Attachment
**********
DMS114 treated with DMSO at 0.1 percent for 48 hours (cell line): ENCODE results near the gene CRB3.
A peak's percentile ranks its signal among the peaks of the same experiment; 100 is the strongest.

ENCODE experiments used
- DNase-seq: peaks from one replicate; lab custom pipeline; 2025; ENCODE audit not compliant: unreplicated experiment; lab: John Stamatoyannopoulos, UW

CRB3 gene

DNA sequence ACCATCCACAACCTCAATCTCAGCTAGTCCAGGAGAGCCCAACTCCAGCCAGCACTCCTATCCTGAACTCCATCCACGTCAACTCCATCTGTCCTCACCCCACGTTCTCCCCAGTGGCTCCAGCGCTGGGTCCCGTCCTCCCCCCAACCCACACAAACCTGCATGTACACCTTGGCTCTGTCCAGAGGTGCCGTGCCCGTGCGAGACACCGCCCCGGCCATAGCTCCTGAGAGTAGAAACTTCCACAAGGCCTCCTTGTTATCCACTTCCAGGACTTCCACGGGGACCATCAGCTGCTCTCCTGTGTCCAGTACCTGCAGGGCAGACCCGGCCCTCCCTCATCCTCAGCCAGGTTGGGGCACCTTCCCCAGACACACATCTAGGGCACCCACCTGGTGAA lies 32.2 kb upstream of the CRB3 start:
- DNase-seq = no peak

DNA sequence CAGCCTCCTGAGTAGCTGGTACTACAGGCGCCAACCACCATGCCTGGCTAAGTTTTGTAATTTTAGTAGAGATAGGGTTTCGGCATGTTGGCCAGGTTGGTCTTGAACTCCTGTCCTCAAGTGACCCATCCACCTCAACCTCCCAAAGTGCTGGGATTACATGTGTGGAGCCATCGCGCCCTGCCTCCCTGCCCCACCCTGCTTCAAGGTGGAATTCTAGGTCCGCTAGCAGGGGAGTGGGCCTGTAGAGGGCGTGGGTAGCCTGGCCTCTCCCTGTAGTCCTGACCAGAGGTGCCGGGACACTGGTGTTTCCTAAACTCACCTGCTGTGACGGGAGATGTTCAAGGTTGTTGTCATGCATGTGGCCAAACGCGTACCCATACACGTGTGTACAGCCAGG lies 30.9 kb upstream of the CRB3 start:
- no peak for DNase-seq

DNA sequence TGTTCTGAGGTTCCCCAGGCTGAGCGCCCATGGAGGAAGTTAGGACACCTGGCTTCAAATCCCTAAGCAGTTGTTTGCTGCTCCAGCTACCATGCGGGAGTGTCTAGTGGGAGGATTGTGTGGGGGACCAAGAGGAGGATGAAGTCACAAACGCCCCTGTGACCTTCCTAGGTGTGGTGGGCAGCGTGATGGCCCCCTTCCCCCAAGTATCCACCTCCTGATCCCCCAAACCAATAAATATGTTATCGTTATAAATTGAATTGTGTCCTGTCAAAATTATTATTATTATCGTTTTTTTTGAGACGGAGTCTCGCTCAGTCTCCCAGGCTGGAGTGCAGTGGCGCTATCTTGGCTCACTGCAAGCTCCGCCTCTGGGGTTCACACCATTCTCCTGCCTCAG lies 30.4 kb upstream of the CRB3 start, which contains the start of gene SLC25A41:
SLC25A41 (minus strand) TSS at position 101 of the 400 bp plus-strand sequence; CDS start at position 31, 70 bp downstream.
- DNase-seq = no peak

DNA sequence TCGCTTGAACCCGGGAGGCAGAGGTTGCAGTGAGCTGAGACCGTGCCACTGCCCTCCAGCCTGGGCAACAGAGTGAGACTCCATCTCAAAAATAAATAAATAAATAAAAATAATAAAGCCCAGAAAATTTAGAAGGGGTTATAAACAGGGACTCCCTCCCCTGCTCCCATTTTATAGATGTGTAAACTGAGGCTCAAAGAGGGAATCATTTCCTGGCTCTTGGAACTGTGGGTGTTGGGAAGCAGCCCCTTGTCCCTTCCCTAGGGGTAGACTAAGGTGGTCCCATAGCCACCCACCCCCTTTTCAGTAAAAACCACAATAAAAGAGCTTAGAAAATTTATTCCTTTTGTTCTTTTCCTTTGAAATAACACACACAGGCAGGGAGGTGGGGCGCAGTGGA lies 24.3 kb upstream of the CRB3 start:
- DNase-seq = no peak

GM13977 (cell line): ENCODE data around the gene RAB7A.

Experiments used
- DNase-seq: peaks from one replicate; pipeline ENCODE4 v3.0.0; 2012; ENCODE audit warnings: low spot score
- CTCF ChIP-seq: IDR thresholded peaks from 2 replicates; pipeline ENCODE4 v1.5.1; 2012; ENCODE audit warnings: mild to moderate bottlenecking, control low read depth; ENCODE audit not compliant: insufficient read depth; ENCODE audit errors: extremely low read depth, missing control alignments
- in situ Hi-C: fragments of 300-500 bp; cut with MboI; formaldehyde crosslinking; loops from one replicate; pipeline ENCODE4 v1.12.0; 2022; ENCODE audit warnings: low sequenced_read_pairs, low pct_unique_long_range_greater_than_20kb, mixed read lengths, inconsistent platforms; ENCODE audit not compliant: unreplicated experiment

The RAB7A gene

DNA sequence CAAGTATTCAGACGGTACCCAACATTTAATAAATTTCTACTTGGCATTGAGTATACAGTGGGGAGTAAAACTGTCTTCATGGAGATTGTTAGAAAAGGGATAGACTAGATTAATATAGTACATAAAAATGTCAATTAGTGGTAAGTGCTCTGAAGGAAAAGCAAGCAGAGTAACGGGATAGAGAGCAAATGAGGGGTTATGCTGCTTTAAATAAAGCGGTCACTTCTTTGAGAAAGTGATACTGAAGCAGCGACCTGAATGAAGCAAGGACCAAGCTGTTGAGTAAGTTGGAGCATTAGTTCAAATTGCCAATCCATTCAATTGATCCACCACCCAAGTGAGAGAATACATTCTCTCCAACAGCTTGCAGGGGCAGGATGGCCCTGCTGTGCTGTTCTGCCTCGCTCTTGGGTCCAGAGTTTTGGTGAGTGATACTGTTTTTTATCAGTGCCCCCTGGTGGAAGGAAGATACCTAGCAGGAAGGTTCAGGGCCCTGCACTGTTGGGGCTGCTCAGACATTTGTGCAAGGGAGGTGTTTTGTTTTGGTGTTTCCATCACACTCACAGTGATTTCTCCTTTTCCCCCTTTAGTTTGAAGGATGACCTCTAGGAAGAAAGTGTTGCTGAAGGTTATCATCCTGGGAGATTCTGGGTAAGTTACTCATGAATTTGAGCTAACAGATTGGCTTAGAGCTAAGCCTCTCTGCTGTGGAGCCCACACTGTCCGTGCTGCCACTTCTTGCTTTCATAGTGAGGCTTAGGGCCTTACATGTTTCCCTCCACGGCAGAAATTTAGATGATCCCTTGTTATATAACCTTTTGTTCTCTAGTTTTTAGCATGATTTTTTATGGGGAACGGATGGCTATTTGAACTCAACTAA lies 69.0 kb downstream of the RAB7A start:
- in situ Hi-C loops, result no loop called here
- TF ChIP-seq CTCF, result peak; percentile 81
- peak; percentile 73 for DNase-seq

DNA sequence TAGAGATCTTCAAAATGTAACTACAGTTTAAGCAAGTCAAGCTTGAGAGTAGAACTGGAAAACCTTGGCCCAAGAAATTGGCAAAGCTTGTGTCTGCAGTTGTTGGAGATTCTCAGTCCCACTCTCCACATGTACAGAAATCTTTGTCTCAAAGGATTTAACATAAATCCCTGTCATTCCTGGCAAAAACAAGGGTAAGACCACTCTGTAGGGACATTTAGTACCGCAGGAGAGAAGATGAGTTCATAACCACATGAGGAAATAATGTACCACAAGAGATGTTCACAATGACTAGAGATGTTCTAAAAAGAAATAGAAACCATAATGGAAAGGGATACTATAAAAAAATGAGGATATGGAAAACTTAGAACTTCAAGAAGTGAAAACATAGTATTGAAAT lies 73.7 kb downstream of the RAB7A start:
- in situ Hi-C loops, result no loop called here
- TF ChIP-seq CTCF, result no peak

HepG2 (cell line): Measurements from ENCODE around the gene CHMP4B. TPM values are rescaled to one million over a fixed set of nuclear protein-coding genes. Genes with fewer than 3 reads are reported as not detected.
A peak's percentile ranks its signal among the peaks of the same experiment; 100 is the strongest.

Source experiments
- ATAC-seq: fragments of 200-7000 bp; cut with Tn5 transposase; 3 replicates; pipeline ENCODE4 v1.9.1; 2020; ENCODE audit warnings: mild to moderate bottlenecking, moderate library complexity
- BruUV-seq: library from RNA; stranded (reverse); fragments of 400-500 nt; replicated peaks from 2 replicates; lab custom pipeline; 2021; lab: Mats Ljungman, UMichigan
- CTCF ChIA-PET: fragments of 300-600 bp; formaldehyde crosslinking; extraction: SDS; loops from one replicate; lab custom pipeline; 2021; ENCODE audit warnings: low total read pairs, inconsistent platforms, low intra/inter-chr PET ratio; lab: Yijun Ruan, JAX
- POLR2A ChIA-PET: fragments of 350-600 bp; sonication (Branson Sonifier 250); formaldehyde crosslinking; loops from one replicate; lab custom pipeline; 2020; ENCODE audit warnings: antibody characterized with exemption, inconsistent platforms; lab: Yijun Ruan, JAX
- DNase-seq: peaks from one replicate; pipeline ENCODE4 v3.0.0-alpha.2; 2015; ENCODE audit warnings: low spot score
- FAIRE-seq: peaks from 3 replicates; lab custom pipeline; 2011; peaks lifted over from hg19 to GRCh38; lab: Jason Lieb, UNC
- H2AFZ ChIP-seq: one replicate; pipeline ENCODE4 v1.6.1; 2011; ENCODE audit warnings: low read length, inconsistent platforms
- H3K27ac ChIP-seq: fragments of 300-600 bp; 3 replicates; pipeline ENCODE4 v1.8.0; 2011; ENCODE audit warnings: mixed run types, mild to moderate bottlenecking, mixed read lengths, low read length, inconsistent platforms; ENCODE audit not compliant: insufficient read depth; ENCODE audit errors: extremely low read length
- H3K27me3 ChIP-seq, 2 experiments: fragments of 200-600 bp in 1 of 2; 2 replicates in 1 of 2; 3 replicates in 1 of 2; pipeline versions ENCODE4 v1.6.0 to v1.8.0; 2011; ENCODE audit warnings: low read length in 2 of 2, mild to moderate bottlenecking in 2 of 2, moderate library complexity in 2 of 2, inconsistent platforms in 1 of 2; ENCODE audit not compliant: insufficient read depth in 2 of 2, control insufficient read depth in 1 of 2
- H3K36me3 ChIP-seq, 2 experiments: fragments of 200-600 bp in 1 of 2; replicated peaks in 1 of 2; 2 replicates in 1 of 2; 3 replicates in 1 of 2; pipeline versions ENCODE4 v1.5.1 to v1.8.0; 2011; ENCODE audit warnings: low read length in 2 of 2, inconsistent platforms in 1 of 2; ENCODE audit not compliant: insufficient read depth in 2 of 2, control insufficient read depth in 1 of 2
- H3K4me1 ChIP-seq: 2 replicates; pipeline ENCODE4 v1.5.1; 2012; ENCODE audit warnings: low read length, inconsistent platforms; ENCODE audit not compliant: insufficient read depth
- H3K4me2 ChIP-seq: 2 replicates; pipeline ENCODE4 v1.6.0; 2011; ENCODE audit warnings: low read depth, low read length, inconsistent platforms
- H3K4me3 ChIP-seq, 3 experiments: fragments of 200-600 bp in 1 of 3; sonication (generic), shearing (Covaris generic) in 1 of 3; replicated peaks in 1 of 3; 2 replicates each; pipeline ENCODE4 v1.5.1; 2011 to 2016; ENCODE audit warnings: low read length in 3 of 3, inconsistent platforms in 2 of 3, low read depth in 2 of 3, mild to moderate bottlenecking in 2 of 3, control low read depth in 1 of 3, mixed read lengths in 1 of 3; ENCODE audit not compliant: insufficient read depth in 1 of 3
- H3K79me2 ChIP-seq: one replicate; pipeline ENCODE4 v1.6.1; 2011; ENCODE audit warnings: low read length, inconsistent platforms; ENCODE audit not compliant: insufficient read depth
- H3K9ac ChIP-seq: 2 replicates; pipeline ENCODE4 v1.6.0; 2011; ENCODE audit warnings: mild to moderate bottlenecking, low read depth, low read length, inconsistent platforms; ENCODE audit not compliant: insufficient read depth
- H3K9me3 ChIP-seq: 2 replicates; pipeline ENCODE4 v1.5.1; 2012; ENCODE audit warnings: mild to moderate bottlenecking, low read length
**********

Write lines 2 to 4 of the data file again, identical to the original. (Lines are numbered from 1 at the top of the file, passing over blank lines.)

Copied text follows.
A peak's percentile ranks its signal among the peaks of the same experiment; 100 is the strongest.

ENCODE experiments used
- DNase-seq: peaks from one replicate; lab custom pipeline; 2025; ENCODE audit not compliant: unreplicated experiment; lab: John Stamatoyannopoulos, UW